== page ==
Paris  gave one of the better descriptions of the
fracture energy balance equation associated with the stability of a cracking
process in a set of notes prepared for a short course given to the Boeing
Company in 1960. Paris simply described
the process of determining if a crack would extend as a comparison between the
Rate of Energy Input and the Rate at which Energy was absorbed or dissipated. This comparison is similar to performing as
analysis based on the Principle of virtual work. In equation form, Paris indicated
where the left hand side of Equation 2.2.8 represents the input
rate (as a function of crack area A)
and the right hand side represents the dissipation rate. If the input rate, the driving force G, is equal to the dissipation rate, the
resistance R, then the crack is in an
equilibrium (stable) position, i.e., it is ready to grow but doesn’t. If the driving force exceeds the resistance,
then the crack grows, an unstable position.
Since a crack will not heal itself, if the resistance is greater than
the driving force, then the crack is also stable.
The basis for Equation 2.2.8 was further described [Paris,
1960] so that the components are identified as:
where < and = imply stability while > implies
The driving force (input work rate, G) components are:
= the work done
by external forces on the body unit increase in crack area, dA.
= the elastic strain
energy released per unit increase in dA.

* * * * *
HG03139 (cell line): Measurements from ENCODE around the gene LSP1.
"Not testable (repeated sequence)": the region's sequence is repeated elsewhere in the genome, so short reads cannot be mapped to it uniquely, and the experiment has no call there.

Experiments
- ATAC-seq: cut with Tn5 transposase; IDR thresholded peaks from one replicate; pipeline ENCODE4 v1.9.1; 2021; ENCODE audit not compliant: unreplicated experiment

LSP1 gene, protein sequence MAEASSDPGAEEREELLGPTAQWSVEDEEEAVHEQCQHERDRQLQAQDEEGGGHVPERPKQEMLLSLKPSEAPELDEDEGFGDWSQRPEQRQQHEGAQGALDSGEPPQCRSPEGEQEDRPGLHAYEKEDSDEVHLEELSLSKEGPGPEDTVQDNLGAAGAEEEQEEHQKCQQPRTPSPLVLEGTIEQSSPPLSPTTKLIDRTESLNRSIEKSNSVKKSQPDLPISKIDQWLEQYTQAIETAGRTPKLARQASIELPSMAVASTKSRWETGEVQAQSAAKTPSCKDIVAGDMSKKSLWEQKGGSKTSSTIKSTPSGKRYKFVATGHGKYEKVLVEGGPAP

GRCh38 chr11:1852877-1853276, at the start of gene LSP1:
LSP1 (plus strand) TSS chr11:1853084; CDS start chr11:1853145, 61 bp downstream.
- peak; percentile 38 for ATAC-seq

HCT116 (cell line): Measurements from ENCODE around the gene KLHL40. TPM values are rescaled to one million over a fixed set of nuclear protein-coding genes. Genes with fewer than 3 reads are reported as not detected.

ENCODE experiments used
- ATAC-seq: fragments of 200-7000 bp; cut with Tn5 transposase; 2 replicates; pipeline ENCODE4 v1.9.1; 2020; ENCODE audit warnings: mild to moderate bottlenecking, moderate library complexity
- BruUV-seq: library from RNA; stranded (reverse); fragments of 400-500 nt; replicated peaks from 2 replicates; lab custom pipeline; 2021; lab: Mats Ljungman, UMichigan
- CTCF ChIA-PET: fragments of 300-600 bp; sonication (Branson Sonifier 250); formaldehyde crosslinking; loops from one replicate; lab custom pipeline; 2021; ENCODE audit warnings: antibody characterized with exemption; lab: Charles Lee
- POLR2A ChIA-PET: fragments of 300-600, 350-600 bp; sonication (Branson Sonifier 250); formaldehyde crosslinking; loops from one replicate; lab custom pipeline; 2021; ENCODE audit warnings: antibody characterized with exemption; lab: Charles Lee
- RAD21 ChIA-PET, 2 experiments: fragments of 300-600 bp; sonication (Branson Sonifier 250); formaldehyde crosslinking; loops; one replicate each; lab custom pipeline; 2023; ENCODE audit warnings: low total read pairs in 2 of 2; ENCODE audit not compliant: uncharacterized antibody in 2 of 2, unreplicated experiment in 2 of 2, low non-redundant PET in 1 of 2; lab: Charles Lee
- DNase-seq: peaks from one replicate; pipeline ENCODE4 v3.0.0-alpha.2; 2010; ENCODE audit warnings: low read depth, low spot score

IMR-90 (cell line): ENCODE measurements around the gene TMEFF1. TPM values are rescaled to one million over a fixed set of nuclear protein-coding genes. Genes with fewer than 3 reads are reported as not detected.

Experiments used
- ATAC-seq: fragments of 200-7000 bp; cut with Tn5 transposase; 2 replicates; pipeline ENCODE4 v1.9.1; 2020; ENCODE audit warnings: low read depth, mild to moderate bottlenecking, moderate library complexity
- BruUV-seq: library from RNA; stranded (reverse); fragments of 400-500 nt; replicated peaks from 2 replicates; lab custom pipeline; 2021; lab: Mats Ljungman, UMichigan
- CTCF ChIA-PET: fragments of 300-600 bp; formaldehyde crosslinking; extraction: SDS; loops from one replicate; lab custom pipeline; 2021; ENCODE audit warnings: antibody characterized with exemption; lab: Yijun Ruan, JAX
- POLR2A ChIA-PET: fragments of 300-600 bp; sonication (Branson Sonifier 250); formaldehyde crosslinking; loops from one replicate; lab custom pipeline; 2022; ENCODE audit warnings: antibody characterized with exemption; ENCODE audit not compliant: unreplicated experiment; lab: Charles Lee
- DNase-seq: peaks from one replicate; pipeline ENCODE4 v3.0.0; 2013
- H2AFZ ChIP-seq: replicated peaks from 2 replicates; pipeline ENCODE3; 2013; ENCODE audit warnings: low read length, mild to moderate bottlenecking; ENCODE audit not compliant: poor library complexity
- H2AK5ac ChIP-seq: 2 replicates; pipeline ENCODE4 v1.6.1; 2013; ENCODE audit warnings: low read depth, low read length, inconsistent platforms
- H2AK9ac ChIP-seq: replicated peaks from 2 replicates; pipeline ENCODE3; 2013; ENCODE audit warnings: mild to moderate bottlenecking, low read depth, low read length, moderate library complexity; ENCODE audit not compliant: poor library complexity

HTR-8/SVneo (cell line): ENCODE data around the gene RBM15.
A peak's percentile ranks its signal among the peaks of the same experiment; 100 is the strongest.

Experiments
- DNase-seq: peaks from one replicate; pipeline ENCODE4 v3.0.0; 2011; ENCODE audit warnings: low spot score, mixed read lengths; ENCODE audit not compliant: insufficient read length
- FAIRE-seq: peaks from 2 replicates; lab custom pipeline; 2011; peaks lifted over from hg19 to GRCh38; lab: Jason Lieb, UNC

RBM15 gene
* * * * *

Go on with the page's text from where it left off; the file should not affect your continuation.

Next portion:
And the resistance (rate of dissipation, R) components are:
= surface energy absorbed
in creating a new surface area, dA.
= plastic work dissipated
throughout the body during an increase in surface area, dA.
While Equation 2.2.9 is most general and covers fractures that
initiate in either brittle or ductile materials, it is not always possible to
estimate the individual component terms.
For linear elastic materials, the terms can be estimated; and in fact,
this was accomplished by Griffith  forty years before Paris presented the
above general work rate analysis in 1960.
Before any further discussion of the work preceeding that of Paris,
however, several additional points need to be made about Equation 2.2.9. First, the component terms of the input
energy rate will be defined relative to a specific structural geometry and
loading configuration: the uniaxially loaded, center cracked panel shown in Figure 2.2.10.
Then the input energy rate (G)
will be related to the elastic strain energy.
Figure 2.2.10. Finite Width, Center Cracked Panel, Loaded
in Tension with Load P
The two components of the energy
input rate (G) are given by
the boundary force per increment of crack extension; and by
the decrease in the total elastic strain energy of the
plate. With these additional
definitions, it can be seen that G is
equal to the negative of the rate of change in the potential energy of